The road was built when the term ‘fun drive’ meant herding sheep in the sun. In the early 1800s, a father-and-son team – both called John Jones Brynbrain – wanted to build a road to transport coal from the family’s pits in Brynamman to the lime kilns on top of the mountain. The road would then transport the limestone down the other side of the mountain for use by the agricultural industry. The British Government granted a Turnpike Act – which grants permission for a road to be built – in 1813 and the route was completed by 1819, seven years faster than it took to build the M25 London Orbital. Today, with the weather holding – just – it’s time to see the result of John Snr and Jnr’s work.

After half a mile, the road starts to drop and twist on the other side of the mountain

Settling into the XKR’s driver’s seat, I am immediately presented with an interior that has as much wood as the Brynbrain’s parlour; a lot. By the time this particular car was sold in December 2003, the X100’s confusing layout, antiquated design and heavy use of veneer must have looked old-fashioned alongside the contemporary materials used by its German rivals; you’ll find more black vinyl and leather in the 996 generation of 911, for example, than in Catwoman’s wardrobe. Today, though, the X100 has a welcoming character that the anodyne Porsche lacks (as it does the X100’s replacement, the X150, which arrived in 2006). The X100 is comfortable, too, featuring large, soft, yet supportive seats, plus plenty of room in the front, albeit the rear is hilariously tight. I’ve driven thousands of miles all over Europe in several variants of F-TYPE and all of them have been exciting, but, for comfort, I’d rather take an X100.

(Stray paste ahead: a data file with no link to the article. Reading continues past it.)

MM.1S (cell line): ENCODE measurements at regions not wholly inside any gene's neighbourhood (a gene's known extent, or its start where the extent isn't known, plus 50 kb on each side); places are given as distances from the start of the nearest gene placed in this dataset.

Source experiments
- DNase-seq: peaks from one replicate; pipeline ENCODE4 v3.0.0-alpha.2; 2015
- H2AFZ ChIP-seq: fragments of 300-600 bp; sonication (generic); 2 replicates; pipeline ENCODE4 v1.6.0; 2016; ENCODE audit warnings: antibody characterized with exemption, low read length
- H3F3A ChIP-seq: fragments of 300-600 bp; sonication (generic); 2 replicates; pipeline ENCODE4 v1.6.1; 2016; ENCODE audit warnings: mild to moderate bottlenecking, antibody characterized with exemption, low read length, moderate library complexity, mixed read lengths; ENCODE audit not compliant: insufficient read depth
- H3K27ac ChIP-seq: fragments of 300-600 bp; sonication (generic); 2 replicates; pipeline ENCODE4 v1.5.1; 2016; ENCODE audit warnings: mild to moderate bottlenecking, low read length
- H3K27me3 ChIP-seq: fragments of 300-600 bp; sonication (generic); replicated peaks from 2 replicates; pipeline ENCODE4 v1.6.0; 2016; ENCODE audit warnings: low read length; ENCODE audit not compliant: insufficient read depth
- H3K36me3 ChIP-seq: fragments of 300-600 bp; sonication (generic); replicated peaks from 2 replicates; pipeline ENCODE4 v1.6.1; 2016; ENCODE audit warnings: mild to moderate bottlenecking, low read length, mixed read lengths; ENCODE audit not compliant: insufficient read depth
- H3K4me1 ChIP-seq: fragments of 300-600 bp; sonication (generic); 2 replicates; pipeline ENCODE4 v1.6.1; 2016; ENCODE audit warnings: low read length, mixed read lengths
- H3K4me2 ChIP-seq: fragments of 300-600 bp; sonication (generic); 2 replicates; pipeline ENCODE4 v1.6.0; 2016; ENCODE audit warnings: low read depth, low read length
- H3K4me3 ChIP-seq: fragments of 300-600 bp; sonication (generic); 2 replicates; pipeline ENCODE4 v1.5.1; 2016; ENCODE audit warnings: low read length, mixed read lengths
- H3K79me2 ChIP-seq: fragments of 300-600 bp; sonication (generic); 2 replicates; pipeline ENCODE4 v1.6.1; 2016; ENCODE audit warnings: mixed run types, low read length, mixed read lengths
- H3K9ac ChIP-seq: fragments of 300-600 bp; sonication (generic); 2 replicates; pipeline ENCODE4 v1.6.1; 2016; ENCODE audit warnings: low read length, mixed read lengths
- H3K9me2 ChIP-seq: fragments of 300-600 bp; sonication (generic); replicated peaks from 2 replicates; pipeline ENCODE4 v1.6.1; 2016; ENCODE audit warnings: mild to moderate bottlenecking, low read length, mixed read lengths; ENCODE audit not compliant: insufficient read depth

I reckon the 4.2 is also better built than the 4.0 models (or even the X150, which features too much cheap plastic for a luxury sports car). The gaps between the panels are tighter, the wood and leather is thicker and it feels generally better screwed together. Although there are only three years between this and my car, based on the quality of their interiors, it could be 30.

When I start the engine, the 4.2 V8’s growl is a deeper baritone on tickover than the 4.0 – a forewarning of its menacing character? The engine hadn’t only been increased in size by 200cc when it arrived in 2002, the same time as the exterior refresh, it had been redesigned. The pistons were machined from single billets of aluminium and jet cooling on the underside was added.

The new engine also had the advantage of variable camshaft phasing: an hydraulic actuator on each engine inlet camshaft was operated by a pair of electronically switched oil-pressure-control valves actuated by the engine control module, which contains the maps of the engine speeds and loads. This resulted in improved engine response and optimum performance at all speeds. The fuelling system was upgraded, too – multihole injectors refine the spray pattern – while a redesigned block and end plate means the 4.2 is 6kg lighter than the 4.0. Another mechanical change was the adoption of ZF’s six-speed gearbox (ZF 6HP), replacing the Mercedes-Benz five-speeder used in the XKR 4.0.

The engine feels strong and muscular, encouraging me to rev it hard

The road is invitingly empty as I slot the gearlever down into drive, squeeze the throttle and find my way out of Brynamman.